Stem the Tide of Web Application Attacks
Web application security continues to plague organizations across all industry sectors. Hackers have learned most websites have some type of vulnerability. And they have learned to exploit them. In fact, the 2017 Trustwave Global Security Report found 99.7 percent of web applications have at least some sort of vulnerability.
The top three types of web application attacks are SQLi (SQL injection), lfi (local file inclusion) and xss (cross-site scripting), according to Akamai research. Akamai predicts these types of attacks will continue to cause problems, not only because they usually target unprotected websites, but also because organizations often don’t actively block these types of traffic.
- Cross-site Scripting: These attacks remain prevalent throughout all industry sectors. With these attacks, hackers look for vulnerabilities that let them infiltrate websites and web applications and then inject malicious payloads or scripts. One type of xss launches when a user views a hacked web page. The other, called reflected cross-site scripting, launches when users click on malicious links. The potential damage from both kinds of attacks can be severe. Using this method, hackers can access user accounts, impersonate the users, and steal their sensitive information.
- SQL Injections: Hackers insert false SQL statements into a web application database field, which potentially lets attackers steal the contents of a database; or add, change, or delete records. These types of attacks are relatively easy for hackers to pull off, especially when dealing with unsecured databases. The results can be catastrophic. In many cases, even a small SQL injection attack can bring a database or web server to its knees.
- Local File Inclusion: This is a normal part of server side scripting languages developers use to maintain order in web code. Problems can occur if hackers find a way to upload a locally executed malicious script to an organization’s server. The result can give them access to restricted directories or remote code execution. Attackers can then run the code from servers anywhere in the world using the user’s admin privileges.
Web application vulnerabilities like these are top-of-mind for all industries, and government agencies are no exception. An October, 2016 memorandum from the U.S. Office of Personnel Management (OPM), for example, detailed the results of a web application security review. It concluded the agency should focus on improving its policies, procedures, and controls surrounding public-facing web applications. Specific recommendations included creating a formal web application inventory, improving policies and procedures to address web application development and security, and implementing a comprehensive web application vulnerability scanning program.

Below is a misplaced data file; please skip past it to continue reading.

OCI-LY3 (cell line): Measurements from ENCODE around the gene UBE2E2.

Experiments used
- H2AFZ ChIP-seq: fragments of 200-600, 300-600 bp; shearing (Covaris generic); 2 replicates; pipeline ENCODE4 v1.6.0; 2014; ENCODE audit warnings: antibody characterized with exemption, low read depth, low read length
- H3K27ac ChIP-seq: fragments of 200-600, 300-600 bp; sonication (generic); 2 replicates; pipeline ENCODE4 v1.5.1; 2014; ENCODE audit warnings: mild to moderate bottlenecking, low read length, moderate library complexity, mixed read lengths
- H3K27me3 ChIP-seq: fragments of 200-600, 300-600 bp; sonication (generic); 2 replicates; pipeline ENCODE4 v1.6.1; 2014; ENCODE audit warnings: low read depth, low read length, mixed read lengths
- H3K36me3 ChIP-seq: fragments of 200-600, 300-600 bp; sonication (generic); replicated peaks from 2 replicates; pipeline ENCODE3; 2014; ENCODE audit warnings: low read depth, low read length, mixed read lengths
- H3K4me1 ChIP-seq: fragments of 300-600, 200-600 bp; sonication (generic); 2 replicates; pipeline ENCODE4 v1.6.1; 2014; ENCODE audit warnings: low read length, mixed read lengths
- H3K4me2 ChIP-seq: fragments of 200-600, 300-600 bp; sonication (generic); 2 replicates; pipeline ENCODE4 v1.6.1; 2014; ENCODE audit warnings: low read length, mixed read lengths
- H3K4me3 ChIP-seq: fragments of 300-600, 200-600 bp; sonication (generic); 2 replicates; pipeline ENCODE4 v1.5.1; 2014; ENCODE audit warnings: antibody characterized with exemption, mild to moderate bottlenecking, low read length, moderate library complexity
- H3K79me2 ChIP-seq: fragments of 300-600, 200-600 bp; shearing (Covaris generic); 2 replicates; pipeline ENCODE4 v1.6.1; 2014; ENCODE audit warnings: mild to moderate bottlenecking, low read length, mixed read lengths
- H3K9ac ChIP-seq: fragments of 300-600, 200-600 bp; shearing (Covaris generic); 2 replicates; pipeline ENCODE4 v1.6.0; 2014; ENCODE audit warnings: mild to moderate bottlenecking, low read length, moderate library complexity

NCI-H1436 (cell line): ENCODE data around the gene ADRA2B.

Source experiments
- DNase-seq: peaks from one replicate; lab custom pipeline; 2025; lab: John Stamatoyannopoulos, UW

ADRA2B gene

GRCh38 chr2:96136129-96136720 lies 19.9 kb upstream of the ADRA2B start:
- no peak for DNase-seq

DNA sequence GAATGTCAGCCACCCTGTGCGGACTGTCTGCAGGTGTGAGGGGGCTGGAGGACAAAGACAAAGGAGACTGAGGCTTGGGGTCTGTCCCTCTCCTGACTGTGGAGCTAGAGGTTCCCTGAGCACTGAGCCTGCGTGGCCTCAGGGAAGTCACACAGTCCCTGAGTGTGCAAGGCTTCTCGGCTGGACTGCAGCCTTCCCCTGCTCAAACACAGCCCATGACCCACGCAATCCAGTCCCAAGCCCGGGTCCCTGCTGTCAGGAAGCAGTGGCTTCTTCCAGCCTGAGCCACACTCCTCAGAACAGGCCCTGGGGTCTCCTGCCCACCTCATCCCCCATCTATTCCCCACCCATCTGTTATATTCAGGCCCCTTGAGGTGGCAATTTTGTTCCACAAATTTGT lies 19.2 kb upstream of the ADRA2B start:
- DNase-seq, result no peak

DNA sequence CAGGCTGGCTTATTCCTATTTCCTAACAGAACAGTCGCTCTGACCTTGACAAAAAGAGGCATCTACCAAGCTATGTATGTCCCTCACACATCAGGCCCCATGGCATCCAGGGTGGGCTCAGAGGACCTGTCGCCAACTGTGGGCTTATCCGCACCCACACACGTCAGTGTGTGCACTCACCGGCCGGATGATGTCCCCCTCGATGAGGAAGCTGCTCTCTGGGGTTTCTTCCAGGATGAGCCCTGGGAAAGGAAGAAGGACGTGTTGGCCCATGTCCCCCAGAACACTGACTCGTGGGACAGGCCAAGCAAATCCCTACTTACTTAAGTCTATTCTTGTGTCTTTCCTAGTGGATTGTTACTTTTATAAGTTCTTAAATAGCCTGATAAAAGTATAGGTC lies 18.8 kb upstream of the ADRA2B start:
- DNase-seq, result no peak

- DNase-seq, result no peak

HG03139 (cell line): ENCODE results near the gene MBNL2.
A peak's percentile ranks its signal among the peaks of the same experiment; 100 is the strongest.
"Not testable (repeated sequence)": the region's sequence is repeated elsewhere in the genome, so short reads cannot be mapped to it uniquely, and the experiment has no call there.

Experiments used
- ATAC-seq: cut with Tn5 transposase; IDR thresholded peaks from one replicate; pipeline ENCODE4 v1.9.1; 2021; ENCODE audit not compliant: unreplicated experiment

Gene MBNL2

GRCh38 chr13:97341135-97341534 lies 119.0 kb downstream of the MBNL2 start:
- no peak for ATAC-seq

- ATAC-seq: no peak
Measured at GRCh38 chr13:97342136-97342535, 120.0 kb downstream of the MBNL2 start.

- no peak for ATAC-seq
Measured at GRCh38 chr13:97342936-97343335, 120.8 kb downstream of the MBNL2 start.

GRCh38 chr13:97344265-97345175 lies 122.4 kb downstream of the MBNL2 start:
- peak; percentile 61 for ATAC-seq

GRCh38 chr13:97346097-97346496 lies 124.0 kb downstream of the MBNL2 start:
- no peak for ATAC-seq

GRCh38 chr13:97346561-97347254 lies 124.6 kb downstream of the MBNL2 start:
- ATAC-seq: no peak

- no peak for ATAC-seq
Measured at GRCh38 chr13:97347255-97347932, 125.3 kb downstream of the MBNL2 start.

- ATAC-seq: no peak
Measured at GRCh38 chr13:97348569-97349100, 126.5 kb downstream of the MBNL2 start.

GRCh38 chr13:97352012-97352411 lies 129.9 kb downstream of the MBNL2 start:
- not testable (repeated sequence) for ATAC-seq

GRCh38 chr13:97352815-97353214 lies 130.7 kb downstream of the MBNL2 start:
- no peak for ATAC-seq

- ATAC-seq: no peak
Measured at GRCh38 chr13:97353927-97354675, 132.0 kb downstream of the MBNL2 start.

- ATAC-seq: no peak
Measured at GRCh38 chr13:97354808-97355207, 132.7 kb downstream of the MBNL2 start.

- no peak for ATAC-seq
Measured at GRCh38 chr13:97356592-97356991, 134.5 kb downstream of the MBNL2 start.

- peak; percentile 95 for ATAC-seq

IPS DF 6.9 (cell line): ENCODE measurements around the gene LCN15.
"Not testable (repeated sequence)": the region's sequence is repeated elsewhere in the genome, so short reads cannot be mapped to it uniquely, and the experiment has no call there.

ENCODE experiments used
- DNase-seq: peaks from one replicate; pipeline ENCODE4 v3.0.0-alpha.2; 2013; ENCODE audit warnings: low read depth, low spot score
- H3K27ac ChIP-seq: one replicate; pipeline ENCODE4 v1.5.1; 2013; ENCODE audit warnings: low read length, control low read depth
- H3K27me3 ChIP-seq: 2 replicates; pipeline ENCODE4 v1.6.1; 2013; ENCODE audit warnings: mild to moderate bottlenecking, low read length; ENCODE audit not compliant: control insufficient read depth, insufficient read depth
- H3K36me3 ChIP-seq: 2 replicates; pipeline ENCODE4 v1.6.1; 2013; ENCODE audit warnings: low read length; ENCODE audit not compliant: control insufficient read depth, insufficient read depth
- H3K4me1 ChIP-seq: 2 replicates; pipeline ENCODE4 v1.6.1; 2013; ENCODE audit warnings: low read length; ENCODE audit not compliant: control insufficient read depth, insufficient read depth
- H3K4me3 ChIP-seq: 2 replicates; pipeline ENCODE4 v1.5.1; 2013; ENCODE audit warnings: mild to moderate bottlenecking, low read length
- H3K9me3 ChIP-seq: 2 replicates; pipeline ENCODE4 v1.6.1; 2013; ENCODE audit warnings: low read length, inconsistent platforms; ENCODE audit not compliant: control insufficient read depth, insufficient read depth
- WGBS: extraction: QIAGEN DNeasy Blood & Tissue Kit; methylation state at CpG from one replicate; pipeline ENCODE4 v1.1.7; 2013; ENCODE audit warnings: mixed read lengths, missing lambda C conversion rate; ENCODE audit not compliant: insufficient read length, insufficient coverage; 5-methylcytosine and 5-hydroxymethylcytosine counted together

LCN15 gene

Agencies like OPM are on the right track. All organizations should implement a strong web application firewall to perform a deep inspection on every request and response for all common types of web traffic. It should identify, isolate, or block abnormal or malicious traffic. A comprehensive web application firewall should provide real-time visibility into security events, help administrators drill down into attack alerts, and help the organization integrate firewall information and event logs with security information to improve threat posture awareness.
While there are many effective on-premises firewalls, more organizations are moving toward a cloud-based approach. With a cloud-based web application firewall, agencies don’t have to buy and maintain hardware, worry about upgrades and patches, or hire and train cybersecurity professionals to run and monitor the firewall. Today’s cloud-based web application firewalls block both DDoS and web application attacks, they are easy to configure, and automatically manage. They are also easy to reconfigure and scale as requirements evolve.